Decades ago I was a Judaic programming director at a camp for children (and also a vacation lodge for adults later on in the summer) who were developmentally disabled or had a dual diagnosis .
While the actual programming was an exciting challenge (I wrote an appropriate sidur, planned experiential learning, challah baking and homemade havdallah candles), when it came to the staff training I was stumped.
By necessity, the staff were a combination of Jews and non-Jews (who cared about developmentally disabled people and wanted to work in a camp with a good reputation). And the majority of the Jewish staff were there primarily for the same reason.
My training was to convince the staff that all this Jewish programming and prayer was worthwhile despite the fact that some of the people we were served were non-verbal or non-Hebrew speakers or not able to articulate the concepts of religion. And since this was the first few days of camp, this was my chance to win or lose the respect of the staff.
To my rescue came Oliver Sacks. In his books there are few very moving essays about how church and shul routines and songs helped comfort and support people people like our campers.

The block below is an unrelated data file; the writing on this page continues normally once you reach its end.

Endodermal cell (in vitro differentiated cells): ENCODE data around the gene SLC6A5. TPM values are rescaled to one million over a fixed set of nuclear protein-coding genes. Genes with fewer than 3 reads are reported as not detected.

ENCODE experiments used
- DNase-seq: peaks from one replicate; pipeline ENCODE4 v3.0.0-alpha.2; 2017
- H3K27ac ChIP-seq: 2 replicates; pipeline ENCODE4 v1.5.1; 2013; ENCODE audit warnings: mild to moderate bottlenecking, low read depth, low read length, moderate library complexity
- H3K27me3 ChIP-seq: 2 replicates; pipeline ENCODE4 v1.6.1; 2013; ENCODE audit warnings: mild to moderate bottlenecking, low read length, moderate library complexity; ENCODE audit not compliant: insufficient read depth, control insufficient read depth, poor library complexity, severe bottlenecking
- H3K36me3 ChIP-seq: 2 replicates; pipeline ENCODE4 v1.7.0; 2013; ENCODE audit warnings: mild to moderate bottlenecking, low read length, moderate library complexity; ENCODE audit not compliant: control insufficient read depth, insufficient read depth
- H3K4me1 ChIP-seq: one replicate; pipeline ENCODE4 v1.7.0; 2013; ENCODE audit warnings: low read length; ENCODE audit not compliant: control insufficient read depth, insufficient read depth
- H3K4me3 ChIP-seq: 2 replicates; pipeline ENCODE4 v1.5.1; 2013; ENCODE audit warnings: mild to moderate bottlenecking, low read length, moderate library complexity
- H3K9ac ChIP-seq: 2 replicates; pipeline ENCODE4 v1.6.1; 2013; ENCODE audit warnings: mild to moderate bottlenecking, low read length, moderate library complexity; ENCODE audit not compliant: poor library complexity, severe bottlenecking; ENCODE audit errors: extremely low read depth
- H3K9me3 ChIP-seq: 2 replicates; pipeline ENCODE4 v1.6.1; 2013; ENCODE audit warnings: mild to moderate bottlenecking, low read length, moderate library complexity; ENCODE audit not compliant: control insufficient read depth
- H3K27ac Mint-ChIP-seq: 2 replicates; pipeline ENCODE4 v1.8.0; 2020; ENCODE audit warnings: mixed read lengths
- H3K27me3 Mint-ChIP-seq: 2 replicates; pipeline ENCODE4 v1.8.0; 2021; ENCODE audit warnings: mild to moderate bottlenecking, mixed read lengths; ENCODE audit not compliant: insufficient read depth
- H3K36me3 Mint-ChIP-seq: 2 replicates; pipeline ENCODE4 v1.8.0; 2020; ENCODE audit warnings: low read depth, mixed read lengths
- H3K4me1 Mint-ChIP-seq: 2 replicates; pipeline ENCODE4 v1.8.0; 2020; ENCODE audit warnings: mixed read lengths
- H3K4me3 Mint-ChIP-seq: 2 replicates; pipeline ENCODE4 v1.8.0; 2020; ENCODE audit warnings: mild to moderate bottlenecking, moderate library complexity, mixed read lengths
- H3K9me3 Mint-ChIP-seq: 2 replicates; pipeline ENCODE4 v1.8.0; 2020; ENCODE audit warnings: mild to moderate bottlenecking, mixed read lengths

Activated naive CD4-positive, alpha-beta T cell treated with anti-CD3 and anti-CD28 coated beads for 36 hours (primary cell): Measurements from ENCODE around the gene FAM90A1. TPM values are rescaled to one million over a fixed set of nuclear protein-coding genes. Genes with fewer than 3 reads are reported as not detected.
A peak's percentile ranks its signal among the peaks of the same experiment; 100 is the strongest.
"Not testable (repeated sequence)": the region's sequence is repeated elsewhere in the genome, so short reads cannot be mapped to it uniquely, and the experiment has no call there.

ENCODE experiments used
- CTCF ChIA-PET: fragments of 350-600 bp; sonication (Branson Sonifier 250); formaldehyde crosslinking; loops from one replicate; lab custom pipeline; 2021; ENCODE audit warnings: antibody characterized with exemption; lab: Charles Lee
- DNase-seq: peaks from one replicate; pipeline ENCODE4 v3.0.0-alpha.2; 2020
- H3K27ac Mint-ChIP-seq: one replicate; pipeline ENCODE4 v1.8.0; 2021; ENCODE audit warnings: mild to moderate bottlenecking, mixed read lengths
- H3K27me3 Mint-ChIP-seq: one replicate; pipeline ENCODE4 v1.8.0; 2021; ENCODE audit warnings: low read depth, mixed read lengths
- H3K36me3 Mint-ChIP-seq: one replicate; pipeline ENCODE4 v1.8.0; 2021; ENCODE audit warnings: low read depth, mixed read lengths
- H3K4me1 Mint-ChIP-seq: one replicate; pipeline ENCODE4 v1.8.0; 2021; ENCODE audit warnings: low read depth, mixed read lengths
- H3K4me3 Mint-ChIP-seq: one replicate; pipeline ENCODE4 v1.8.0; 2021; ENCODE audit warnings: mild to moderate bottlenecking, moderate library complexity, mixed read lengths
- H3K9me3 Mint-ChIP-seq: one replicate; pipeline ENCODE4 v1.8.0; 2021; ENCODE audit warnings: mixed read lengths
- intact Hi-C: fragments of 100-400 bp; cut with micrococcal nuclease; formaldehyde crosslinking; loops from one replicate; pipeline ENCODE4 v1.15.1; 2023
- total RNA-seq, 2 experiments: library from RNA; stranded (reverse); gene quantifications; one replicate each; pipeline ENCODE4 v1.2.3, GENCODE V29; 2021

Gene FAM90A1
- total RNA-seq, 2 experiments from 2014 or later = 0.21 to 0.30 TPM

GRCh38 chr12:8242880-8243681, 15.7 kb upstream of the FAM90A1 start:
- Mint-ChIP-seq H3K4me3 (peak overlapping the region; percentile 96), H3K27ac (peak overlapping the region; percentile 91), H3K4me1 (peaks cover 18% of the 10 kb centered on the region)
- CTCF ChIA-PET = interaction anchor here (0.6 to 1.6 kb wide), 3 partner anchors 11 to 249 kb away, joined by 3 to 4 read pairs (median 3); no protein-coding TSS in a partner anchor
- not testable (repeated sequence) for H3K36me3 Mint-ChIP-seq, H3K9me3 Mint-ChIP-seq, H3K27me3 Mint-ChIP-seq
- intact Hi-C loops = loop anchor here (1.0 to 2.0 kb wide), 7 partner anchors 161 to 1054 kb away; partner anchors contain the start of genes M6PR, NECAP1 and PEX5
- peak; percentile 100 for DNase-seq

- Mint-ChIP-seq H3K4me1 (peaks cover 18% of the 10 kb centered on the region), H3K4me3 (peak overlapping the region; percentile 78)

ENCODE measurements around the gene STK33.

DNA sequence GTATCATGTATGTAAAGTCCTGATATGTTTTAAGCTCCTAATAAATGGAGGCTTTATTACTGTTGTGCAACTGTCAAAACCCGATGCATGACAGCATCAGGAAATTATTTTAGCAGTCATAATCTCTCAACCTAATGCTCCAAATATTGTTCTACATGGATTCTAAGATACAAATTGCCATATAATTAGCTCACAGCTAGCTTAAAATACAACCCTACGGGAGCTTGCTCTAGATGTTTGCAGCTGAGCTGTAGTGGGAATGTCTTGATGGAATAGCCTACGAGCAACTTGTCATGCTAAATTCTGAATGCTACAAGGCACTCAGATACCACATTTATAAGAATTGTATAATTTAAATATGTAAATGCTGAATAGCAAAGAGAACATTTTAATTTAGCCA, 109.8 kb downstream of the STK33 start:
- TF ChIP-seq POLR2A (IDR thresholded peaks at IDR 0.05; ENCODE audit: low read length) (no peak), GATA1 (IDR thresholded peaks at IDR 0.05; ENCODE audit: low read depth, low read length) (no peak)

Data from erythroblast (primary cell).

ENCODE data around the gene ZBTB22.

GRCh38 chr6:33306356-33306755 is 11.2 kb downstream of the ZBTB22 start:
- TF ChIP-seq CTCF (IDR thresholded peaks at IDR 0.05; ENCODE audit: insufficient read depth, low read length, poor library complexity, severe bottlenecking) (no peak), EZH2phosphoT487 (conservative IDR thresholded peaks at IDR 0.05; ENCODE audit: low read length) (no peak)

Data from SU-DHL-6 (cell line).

For my training of the staff I got up and read theses essays. I spent no time on explaining shabbat or brachot.
And it worked. There was less grumbling during prayers ( not none, but less). People gave me and Judaism at camp a chance. One of the French Canadian kitchen staff, who was under no obligation to do so learned the first paragraph of birkat hamazon so he could sing along with us. And he asked me what it meant.
That time more than 20 years ago was the first time I saw how Dr.Sacks was a powerfully spiritual man and writer ( though that is not how we usually see him).
Yesterday was the second time I was struck deeply by his spirituality, when I read his essay on finding out he is dying. A beautiful prayer and lesson.